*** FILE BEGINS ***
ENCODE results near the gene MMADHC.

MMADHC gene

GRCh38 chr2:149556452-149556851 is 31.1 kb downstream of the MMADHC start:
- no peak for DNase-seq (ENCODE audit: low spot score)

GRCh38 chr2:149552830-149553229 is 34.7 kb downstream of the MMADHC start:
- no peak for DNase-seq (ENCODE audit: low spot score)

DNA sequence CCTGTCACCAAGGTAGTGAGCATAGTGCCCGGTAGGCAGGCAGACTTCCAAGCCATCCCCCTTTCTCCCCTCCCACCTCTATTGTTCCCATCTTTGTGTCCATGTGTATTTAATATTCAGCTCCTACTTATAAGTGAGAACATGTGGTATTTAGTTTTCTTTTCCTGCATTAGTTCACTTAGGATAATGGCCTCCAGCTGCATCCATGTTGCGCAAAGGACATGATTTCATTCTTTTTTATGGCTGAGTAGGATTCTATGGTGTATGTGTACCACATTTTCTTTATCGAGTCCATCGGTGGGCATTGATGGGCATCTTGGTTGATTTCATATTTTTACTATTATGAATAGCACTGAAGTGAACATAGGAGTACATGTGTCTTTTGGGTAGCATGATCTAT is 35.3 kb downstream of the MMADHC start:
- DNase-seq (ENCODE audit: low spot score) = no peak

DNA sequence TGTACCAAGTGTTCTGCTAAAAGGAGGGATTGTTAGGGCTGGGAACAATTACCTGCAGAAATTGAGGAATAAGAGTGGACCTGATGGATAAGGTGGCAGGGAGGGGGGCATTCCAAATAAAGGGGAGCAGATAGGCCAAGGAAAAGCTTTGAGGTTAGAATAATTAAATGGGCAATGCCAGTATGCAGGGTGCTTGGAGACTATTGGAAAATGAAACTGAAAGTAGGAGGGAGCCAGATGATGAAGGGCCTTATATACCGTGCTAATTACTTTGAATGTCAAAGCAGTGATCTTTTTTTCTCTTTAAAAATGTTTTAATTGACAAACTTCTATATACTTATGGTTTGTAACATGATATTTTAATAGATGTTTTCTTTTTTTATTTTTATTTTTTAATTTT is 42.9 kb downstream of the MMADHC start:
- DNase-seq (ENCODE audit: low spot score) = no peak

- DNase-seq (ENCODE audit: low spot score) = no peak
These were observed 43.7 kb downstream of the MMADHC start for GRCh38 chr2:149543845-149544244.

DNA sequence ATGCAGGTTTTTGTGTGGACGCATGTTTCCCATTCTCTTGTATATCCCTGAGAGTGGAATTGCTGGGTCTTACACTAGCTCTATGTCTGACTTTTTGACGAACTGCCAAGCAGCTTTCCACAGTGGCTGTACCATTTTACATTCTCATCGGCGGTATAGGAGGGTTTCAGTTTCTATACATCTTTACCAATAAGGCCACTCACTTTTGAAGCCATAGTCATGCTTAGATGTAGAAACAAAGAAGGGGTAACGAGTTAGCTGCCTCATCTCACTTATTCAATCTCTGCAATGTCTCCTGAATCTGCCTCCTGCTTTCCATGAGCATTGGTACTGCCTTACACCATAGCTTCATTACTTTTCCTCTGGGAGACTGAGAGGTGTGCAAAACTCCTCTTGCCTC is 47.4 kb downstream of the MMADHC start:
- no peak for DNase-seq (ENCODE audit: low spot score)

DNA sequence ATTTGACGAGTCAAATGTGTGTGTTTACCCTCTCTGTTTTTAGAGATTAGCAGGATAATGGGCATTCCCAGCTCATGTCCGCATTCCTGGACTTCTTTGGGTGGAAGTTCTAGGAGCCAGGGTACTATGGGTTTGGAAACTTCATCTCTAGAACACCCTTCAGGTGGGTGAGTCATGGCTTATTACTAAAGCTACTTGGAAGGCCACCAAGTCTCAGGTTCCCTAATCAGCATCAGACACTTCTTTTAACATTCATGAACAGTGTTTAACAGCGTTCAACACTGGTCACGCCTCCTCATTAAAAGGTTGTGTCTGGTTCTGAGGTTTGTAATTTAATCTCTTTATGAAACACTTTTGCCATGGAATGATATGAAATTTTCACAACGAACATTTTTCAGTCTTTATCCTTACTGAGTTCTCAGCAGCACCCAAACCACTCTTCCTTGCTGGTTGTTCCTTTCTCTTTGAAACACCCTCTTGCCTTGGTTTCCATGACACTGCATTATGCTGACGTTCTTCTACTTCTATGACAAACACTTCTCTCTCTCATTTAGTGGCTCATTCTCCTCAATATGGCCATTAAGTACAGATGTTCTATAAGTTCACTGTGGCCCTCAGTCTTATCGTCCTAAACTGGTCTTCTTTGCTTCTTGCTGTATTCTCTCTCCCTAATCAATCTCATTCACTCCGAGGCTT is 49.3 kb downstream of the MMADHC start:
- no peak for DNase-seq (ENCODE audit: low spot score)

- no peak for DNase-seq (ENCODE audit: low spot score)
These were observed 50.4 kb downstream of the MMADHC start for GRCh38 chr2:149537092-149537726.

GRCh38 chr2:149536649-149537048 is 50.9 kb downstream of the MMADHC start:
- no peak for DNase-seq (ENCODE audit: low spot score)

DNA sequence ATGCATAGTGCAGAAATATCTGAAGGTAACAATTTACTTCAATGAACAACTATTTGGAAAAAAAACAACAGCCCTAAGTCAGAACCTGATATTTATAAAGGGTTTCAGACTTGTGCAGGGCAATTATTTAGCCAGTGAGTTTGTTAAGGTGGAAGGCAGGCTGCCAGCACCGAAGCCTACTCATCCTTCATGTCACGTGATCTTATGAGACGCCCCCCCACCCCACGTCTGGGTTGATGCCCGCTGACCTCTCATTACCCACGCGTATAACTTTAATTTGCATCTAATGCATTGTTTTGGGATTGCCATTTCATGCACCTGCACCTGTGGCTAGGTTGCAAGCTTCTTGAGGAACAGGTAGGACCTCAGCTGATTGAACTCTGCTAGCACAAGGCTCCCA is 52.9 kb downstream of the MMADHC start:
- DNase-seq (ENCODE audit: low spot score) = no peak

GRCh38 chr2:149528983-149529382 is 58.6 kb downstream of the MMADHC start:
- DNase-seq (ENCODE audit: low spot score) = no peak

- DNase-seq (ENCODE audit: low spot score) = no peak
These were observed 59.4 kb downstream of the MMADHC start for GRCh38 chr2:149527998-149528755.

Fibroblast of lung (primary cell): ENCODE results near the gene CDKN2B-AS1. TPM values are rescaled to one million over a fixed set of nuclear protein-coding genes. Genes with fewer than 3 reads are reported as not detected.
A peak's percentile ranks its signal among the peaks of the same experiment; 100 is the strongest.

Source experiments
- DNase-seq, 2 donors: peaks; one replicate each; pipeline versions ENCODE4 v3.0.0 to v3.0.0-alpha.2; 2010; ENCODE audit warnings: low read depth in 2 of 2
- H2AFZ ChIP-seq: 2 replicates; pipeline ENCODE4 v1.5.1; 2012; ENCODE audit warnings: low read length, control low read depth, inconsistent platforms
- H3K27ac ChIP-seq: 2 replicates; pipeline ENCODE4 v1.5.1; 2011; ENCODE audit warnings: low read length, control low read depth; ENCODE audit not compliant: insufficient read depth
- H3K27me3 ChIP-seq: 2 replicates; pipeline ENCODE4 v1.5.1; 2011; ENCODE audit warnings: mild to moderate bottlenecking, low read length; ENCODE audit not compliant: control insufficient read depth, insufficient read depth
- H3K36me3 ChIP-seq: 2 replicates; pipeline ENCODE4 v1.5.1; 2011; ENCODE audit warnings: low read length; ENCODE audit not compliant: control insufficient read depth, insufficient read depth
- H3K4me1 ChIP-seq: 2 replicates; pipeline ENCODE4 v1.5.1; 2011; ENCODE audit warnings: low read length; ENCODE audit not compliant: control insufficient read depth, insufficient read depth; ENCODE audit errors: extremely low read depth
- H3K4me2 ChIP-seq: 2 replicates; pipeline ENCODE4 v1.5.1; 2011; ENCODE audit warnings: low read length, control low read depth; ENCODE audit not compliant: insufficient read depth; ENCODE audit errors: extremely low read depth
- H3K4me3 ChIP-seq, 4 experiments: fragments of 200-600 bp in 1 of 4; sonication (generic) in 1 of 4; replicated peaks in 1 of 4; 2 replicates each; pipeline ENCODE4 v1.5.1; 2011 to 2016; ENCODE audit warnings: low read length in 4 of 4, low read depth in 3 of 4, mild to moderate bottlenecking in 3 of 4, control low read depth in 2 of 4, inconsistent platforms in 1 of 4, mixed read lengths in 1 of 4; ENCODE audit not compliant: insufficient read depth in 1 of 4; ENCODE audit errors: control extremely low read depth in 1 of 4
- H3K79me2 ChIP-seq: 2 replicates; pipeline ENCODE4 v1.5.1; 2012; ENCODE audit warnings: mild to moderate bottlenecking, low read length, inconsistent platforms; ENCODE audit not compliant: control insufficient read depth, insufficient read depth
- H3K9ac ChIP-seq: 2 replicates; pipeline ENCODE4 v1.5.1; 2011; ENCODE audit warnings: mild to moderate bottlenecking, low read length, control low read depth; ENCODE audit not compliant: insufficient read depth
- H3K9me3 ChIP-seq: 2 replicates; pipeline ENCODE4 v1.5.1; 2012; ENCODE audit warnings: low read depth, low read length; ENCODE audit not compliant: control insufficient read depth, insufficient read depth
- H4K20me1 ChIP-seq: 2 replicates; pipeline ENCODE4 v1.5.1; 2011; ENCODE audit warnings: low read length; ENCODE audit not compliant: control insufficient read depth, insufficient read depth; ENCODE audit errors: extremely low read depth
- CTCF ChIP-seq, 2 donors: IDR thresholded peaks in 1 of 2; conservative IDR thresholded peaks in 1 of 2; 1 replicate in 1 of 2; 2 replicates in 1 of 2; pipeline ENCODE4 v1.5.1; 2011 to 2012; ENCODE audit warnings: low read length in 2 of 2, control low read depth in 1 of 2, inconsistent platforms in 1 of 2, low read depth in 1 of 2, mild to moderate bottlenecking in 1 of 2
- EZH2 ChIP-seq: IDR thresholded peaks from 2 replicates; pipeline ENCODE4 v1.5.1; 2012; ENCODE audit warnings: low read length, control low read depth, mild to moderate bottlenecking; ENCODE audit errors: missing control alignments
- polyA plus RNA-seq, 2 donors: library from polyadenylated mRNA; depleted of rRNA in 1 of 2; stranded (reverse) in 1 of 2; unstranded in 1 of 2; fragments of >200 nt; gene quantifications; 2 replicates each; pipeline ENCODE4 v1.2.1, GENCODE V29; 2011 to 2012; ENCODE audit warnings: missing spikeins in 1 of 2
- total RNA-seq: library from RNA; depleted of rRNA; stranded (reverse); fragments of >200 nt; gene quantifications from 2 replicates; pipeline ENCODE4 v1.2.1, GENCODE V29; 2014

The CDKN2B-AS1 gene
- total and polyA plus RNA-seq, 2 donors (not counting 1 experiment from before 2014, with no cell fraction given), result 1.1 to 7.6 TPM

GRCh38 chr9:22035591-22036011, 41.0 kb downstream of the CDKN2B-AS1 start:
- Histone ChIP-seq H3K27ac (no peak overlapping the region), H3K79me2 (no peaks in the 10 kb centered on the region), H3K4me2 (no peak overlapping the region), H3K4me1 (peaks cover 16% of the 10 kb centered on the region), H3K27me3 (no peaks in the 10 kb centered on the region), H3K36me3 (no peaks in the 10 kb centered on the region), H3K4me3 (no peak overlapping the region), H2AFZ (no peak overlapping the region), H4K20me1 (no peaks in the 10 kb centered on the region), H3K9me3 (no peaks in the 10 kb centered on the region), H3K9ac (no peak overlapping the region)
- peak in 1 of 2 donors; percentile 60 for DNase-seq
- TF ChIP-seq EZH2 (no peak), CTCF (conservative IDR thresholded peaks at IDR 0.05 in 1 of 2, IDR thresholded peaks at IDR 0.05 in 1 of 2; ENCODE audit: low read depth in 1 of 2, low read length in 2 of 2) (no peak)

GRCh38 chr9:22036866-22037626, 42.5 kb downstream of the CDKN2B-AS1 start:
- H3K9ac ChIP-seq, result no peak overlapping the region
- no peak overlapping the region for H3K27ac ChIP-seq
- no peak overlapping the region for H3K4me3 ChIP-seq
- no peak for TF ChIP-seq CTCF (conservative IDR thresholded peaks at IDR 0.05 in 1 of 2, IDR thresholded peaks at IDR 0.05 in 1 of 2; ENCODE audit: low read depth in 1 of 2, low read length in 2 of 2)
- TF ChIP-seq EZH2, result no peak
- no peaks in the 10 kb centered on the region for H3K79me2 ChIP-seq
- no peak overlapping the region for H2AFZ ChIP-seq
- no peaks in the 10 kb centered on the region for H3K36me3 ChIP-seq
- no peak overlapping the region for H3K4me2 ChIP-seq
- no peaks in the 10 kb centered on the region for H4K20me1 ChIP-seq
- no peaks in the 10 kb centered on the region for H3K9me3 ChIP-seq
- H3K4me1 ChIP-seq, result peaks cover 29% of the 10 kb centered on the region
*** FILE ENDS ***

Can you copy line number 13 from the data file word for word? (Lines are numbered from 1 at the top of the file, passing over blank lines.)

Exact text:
DNA sequence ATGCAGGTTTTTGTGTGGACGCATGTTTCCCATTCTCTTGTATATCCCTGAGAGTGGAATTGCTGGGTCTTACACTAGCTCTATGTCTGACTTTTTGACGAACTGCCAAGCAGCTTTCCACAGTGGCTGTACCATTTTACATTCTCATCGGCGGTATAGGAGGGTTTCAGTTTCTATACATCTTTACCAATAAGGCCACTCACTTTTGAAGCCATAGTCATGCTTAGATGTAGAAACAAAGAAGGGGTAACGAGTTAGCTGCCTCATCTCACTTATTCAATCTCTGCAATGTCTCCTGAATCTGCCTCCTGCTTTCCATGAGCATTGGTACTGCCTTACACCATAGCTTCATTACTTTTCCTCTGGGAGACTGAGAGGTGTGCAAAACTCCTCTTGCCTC is 47.4 kb downstream of the MMADHC start: